I’ve always been a fan of pipelines, automation and all this awesome stuff, but I had no idea there was a name for it. DevOps. It really changed my mind, and my career goals. I was constantly doing courses and looking for fun projects to do, but no one was satisfying me enough, they were either too simple or didn’t fit my goal. That was until I found out about the Cloud Résumé Challenge. It is an amazing resource to learn and practice not only DevOps, by Cloud platforms (which itself are a part of DevOps). It is a very popular challenge, but I had no idea it existed, so I tried to give it a go!

The Challenge

I decided to try the challenge on AWS, since most of the jobs I could find require some knowledge of it. Maybe I can try Azure or GCP in the future for other projects, but AWS’s free tier helped a lot with this decision.

Certification

I don’t have the AWS Cloud Practitioner certification, but this was an amazing way to study for this certification, and I am for sure giving it a try after this.

HTML + CSS

’m not a fan of web development, so I simply went to CodePen and searched some cool websites that I could use as a template. For me this worked fine since I have no intentions on doing anything front-end related, my focus is on DevOps, but, if you want to become a full-stack (even though I don’t consider DevOps a part of full-stack, some people do) developer, this is a essential step for you.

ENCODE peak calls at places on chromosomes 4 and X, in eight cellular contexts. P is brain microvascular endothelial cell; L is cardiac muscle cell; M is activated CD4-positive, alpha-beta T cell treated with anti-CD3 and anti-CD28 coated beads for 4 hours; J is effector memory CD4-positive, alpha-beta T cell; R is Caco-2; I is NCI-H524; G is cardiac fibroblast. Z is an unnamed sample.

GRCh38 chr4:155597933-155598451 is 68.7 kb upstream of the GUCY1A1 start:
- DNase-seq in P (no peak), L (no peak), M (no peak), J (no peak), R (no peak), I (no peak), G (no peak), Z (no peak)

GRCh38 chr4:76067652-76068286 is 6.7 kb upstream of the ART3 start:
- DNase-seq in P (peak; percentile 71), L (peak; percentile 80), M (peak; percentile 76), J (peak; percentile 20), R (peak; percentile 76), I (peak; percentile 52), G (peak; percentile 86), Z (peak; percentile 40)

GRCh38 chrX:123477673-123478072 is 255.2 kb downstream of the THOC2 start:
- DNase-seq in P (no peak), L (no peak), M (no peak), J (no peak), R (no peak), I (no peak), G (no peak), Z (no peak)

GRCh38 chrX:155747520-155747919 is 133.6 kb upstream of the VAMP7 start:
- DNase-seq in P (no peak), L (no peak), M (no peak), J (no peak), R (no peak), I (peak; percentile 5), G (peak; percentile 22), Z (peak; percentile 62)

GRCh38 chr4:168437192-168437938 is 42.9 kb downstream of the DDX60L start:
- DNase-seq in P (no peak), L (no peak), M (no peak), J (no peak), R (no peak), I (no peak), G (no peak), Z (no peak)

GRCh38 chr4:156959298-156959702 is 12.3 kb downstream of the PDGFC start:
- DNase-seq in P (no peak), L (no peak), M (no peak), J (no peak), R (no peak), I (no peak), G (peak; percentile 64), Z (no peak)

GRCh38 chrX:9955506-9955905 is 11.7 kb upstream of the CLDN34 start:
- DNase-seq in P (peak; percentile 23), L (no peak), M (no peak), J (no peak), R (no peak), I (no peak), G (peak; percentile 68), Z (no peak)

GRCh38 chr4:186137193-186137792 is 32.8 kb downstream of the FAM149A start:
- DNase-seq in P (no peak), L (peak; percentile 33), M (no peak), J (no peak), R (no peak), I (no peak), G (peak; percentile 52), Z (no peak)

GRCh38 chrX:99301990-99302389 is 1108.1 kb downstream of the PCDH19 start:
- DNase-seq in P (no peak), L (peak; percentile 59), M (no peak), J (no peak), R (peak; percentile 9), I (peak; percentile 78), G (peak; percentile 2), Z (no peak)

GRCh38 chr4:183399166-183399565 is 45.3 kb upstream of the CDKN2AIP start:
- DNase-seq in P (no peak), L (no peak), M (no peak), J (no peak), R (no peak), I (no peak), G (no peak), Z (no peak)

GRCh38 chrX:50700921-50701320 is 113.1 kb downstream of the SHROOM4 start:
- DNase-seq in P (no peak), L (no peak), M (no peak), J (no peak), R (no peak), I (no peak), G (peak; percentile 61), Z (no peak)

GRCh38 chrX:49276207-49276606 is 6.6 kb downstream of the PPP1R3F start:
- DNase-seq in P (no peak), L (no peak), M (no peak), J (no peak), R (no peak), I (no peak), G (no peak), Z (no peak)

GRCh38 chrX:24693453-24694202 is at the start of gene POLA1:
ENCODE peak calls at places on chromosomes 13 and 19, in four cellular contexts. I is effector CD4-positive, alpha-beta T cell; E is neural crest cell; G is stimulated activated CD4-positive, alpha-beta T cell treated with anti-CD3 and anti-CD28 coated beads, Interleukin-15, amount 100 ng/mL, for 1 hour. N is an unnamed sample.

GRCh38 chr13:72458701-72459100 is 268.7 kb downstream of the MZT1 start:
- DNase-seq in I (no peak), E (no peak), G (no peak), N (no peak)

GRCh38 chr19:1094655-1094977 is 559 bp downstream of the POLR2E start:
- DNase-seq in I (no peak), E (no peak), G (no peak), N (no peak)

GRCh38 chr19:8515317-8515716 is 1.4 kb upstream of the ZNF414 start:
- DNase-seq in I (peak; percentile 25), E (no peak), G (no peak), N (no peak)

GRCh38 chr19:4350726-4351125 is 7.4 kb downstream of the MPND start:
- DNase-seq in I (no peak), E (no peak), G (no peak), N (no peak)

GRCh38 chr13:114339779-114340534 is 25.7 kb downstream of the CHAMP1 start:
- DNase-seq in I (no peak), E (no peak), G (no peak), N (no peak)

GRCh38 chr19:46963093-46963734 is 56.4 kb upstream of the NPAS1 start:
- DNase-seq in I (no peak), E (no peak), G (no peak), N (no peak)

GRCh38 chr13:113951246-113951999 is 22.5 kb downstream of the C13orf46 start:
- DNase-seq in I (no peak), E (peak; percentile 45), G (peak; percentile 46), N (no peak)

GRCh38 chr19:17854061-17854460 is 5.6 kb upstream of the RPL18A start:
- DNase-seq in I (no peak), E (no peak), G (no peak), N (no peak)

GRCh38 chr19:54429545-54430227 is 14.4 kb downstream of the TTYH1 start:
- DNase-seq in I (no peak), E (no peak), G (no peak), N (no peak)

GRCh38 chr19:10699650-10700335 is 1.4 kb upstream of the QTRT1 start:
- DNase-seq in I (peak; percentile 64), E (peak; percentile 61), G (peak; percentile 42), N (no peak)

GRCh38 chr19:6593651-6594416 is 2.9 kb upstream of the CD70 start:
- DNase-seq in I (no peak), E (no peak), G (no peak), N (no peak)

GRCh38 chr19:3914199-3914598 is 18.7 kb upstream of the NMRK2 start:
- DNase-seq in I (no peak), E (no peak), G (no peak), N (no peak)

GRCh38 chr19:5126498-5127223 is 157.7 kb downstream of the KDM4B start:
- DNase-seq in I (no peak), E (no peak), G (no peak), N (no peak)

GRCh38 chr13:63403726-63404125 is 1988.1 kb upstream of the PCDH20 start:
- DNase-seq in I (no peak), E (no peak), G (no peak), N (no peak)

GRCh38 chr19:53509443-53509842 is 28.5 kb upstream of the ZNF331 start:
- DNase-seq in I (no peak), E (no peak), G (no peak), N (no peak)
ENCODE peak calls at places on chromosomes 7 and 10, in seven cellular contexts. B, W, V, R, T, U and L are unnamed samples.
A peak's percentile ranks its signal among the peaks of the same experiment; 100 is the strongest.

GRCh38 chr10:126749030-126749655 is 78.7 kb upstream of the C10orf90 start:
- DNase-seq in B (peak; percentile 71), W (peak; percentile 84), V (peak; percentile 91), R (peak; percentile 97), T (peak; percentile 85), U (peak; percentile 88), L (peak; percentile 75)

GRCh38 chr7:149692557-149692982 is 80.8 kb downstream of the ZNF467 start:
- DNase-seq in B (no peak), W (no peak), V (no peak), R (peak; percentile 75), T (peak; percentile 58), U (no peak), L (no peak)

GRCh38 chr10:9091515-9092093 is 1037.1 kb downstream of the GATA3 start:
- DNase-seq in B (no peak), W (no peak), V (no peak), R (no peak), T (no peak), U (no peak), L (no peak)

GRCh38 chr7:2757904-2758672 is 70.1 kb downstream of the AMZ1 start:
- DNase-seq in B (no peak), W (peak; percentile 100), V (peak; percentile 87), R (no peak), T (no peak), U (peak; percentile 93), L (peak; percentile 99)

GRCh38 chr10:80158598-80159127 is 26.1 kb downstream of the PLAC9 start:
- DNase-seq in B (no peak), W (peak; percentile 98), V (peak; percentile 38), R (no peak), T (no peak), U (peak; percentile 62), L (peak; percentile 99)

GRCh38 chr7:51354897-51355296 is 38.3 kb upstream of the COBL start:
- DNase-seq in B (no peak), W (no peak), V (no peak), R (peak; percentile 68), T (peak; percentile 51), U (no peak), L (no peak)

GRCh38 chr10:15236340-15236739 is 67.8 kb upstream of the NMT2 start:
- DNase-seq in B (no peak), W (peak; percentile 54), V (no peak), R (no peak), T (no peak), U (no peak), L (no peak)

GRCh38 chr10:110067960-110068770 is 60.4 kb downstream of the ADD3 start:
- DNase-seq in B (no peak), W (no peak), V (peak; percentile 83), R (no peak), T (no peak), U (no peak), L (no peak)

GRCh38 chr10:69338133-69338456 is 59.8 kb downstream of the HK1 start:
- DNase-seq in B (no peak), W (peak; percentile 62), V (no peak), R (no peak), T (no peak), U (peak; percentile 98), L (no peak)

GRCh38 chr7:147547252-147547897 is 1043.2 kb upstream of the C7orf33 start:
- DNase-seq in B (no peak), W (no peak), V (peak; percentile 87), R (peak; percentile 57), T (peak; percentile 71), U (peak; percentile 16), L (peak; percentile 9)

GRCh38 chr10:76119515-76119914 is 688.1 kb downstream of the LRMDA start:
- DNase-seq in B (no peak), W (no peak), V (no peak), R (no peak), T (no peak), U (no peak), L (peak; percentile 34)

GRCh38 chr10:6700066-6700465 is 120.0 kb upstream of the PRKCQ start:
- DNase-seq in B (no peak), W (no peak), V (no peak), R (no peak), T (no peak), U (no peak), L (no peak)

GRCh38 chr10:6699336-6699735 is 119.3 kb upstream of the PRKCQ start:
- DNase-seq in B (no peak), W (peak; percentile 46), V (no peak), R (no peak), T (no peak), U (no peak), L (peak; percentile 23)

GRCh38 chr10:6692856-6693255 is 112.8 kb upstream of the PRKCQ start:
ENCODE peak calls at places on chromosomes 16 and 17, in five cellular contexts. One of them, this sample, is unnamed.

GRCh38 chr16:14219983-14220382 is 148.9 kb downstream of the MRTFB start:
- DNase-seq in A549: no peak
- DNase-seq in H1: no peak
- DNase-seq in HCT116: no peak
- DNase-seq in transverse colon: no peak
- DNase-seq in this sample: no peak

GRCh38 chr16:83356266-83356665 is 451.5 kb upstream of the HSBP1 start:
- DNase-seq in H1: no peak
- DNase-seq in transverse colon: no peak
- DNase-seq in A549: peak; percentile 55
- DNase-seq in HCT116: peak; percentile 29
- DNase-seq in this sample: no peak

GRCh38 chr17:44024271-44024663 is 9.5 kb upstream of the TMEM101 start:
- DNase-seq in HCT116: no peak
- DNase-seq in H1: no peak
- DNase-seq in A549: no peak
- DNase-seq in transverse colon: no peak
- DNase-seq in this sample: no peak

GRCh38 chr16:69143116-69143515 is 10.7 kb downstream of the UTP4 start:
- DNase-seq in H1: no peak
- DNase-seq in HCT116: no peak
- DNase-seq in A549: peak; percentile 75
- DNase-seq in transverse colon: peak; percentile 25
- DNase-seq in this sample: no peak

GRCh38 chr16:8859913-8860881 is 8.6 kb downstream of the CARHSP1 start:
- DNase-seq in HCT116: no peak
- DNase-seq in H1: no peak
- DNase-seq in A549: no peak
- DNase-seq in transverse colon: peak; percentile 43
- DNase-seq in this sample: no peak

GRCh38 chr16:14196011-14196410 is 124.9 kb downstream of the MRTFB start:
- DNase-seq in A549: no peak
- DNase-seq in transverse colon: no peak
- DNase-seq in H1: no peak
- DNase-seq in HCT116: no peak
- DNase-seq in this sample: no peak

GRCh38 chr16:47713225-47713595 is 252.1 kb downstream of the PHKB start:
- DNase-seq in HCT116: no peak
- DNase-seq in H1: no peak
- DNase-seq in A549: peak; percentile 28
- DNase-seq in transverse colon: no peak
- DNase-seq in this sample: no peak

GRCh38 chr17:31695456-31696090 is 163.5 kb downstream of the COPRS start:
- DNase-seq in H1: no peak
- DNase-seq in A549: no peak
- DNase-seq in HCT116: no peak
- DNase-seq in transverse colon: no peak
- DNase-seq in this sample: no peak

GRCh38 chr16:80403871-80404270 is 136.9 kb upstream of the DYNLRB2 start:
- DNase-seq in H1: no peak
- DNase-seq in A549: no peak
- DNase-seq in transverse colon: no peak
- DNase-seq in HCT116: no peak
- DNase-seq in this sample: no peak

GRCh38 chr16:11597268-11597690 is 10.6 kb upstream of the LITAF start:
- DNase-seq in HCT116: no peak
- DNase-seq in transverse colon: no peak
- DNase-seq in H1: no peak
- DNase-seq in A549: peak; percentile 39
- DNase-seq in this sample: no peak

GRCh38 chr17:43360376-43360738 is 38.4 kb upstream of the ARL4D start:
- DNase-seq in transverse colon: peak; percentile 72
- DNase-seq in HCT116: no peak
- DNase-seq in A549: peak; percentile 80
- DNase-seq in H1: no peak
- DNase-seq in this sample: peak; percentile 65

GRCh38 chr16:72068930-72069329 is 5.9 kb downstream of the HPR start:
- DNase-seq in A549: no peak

UPDATE (2023-10-08): I’ve updated a lot on this website. Started using Hugo to generate a better looking website, and change a lot on how the backend and IaaC of this project works as well. You can find everything in the GitHub repo.

What I learned:

  • Basic HTML and CSS
  • UPDATE (2023-10-08): Static website generation

HTTPS

This was also really simple, as AWS CloudFront does all the heavy lifting for you, all I had to do was point my S3 Bucket to a CloudFront distribution and that’s it! Obviously later on I would have to create a DNS certificate, but for now, simply hosting it on CloudFront would work. As I would discover later on the process, this would be one of the most important steps in this challenge.

What I learned:

  • AWS CloudFront Distributions
  • Terraform started getting more and more difficult. Took me a couple of days to make the IaaC for this work.

DNS

I got super proud of this (and also super frustrated), because my awesome resume could now be accessible via my own domain! This turned out to be trickier than I expected, because I had to create custom DNS certificates, learn how domains work, CNAME, A registers, etc., etc. It was a difficult step, but the most awesome one.

What I learned:

  • AWS Route 53
  • DNS Domains and Certificates

Database

UPDATE (2023-10-08): The new version of this website does not uses this anymore, but I’ll leave this step here as it was part of the challenge.

This was a tricky part, because I was trying to figure out how to deploy a MariaDB database with Terraform, and configure the table I needed. I searched a lot for answers, but turns out I was over-complicating things, and I could simply use AWS DynamoDB for it. At first, I was a bit skeptical of using a No-SQL database for a such a simple thing (I would only need 1 row of data), but the hardest part was just understanding how DynamoDB works. With that, I also had to learn about VPCs, since I don’t want anyone having direct access to my database.